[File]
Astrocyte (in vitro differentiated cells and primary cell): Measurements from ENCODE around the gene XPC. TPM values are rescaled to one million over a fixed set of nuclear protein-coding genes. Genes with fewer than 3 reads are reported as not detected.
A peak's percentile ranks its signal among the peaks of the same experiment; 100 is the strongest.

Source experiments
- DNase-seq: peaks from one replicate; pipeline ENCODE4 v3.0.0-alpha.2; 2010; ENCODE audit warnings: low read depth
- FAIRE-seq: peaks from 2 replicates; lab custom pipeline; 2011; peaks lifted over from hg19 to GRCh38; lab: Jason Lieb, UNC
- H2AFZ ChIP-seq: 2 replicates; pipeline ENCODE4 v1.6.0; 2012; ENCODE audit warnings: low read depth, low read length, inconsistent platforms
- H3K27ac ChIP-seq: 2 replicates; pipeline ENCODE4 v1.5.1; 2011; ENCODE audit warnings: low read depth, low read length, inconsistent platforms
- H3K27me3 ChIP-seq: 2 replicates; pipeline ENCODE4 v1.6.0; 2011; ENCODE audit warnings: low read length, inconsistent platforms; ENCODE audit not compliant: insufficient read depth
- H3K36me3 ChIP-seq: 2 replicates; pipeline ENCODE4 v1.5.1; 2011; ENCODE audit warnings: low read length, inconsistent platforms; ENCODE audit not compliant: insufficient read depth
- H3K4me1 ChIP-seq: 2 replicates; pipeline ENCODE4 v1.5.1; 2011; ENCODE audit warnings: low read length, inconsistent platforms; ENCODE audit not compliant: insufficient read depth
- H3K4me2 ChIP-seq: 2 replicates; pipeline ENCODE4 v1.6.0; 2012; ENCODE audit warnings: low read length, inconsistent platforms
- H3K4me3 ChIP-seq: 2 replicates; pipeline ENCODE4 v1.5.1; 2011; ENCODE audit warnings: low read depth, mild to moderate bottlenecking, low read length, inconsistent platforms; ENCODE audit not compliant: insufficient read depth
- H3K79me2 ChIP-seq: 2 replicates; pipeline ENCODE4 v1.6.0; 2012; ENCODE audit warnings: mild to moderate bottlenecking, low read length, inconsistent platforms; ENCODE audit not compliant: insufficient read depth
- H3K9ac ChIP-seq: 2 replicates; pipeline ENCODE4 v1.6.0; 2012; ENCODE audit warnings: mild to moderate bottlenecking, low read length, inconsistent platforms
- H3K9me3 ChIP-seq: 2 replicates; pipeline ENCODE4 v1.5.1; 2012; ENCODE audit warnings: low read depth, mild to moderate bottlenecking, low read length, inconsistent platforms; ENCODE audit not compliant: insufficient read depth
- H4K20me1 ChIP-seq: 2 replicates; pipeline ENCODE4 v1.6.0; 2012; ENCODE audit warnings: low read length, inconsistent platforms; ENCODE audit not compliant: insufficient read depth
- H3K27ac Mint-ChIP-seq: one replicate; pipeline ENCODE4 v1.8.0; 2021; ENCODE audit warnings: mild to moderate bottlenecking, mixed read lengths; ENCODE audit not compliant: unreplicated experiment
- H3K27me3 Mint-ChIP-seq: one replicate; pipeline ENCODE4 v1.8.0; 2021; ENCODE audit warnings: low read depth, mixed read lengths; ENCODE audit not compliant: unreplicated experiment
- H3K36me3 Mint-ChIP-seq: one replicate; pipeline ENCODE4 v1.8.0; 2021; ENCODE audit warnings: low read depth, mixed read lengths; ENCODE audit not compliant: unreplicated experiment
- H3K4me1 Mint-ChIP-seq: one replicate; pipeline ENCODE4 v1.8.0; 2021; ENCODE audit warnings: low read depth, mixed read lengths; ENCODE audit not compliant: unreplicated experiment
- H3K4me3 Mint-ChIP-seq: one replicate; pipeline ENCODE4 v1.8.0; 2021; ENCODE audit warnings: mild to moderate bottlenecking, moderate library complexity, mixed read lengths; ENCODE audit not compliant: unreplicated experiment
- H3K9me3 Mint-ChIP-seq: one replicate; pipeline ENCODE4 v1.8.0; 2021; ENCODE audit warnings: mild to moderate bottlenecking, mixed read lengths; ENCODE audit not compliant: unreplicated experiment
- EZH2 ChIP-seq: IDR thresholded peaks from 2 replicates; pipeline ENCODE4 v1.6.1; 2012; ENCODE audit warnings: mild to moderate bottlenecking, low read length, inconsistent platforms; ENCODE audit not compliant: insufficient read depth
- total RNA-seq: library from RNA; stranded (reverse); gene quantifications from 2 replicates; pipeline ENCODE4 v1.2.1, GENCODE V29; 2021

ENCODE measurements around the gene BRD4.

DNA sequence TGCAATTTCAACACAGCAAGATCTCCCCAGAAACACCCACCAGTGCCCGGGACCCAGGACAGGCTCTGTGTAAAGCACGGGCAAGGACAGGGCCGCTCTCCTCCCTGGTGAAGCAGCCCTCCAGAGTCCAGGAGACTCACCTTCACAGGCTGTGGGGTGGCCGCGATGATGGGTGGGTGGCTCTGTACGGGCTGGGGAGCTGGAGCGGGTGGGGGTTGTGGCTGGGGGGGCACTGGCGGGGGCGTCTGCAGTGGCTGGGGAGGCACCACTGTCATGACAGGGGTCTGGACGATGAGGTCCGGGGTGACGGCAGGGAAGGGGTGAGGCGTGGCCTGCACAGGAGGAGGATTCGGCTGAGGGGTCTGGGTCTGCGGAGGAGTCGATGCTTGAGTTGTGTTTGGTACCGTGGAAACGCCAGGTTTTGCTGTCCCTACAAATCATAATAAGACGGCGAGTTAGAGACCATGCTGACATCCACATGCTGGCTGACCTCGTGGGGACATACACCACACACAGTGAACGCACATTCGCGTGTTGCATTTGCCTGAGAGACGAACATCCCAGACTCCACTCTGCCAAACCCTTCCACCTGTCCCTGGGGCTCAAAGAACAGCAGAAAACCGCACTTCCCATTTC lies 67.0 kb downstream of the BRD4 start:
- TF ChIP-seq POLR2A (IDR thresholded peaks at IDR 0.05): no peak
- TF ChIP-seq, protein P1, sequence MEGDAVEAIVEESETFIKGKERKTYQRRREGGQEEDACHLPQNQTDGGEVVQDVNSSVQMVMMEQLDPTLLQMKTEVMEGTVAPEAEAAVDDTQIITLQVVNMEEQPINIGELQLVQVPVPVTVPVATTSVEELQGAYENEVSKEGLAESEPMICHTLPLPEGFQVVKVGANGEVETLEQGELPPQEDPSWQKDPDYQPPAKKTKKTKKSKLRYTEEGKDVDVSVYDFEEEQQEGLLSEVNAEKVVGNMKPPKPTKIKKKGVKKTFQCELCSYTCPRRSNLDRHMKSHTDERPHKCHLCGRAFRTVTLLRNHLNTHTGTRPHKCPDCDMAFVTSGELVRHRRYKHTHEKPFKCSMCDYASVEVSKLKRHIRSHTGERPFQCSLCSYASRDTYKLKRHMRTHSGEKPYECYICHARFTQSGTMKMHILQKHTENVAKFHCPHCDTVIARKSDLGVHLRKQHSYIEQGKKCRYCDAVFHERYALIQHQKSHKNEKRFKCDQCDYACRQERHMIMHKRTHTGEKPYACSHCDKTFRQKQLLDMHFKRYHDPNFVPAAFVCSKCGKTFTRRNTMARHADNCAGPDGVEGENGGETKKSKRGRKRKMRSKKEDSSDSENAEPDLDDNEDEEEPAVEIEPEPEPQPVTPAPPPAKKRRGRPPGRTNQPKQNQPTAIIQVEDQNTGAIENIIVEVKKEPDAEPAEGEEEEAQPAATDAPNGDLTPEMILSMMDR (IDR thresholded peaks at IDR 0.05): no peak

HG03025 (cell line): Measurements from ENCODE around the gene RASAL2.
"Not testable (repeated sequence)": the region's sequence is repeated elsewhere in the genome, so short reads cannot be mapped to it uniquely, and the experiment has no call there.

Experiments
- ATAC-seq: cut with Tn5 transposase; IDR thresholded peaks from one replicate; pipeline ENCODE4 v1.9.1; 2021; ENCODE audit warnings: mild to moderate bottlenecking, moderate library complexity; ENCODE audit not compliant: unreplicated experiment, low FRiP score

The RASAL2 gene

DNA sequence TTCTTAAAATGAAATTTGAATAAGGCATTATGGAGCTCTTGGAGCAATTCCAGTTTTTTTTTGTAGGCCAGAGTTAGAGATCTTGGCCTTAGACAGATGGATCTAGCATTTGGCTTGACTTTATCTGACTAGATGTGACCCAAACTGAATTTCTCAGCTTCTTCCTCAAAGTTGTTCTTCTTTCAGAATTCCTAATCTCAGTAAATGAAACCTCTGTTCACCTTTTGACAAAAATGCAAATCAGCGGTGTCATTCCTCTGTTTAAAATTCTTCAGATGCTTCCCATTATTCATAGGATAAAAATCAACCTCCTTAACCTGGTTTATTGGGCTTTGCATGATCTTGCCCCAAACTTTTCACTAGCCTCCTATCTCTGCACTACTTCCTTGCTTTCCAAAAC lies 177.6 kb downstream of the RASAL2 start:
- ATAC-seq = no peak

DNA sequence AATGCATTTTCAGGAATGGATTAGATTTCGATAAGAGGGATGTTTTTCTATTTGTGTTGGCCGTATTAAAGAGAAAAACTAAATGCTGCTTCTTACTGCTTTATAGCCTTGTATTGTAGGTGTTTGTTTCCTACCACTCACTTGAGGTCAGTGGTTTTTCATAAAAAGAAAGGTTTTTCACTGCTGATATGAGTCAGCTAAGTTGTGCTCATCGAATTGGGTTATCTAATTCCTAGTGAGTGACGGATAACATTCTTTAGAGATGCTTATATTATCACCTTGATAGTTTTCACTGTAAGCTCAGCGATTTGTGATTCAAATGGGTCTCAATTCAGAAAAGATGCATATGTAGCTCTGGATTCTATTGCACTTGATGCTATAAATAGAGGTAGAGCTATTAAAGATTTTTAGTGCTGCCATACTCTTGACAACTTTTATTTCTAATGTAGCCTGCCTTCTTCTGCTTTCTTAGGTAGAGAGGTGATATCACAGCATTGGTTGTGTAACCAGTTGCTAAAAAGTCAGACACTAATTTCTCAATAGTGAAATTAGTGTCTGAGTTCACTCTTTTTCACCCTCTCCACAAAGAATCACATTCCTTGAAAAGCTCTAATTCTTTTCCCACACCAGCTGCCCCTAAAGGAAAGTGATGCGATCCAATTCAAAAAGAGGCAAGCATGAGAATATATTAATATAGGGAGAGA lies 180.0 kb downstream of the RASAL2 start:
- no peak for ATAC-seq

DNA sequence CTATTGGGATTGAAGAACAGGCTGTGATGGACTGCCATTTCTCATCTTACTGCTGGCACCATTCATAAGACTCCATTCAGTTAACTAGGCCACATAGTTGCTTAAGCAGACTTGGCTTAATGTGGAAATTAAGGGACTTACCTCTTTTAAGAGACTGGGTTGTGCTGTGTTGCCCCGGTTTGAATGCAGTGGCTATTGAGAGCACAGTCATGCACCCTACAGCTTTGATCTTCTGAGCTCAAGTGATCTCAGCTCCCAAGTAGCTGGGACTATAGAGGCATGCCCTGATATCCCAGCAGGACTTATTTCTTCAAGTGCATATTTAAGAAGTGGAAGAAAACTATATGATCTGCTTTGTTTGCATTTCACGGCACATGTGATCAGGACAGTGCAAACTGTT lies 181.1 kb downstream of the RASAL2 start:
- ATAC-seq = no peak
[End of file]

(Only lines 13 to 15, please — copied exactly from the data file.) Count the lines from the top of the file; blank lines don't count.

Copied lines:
- H3K79me2 ChIP-seq: 2 replicates; pipeline ENCODE4 v1.6.0; 2012; ENCODE audit warnings: mild to moderate bottlenecking, low read length, inconsistent platforms; ENCODE audit not compliant: insufficient read depth
- H3K9ac ChIP-seq: 2 replicates; pipeline ENCODE4 v1.6.0; 2012; ENCODE audit warnings: mild to moderate bottlenecking, low read length, inconsistent platforms
- H3K9me3 ChIP-seq: 2 replicates; pipeline ENCODE4 v1.5.1; 2012; ENCODE audit warnings: low read depth, mild to moderate bottlenecking, low read length, inconsistent platforms; ENCODE audit not compliant: insufficient read depth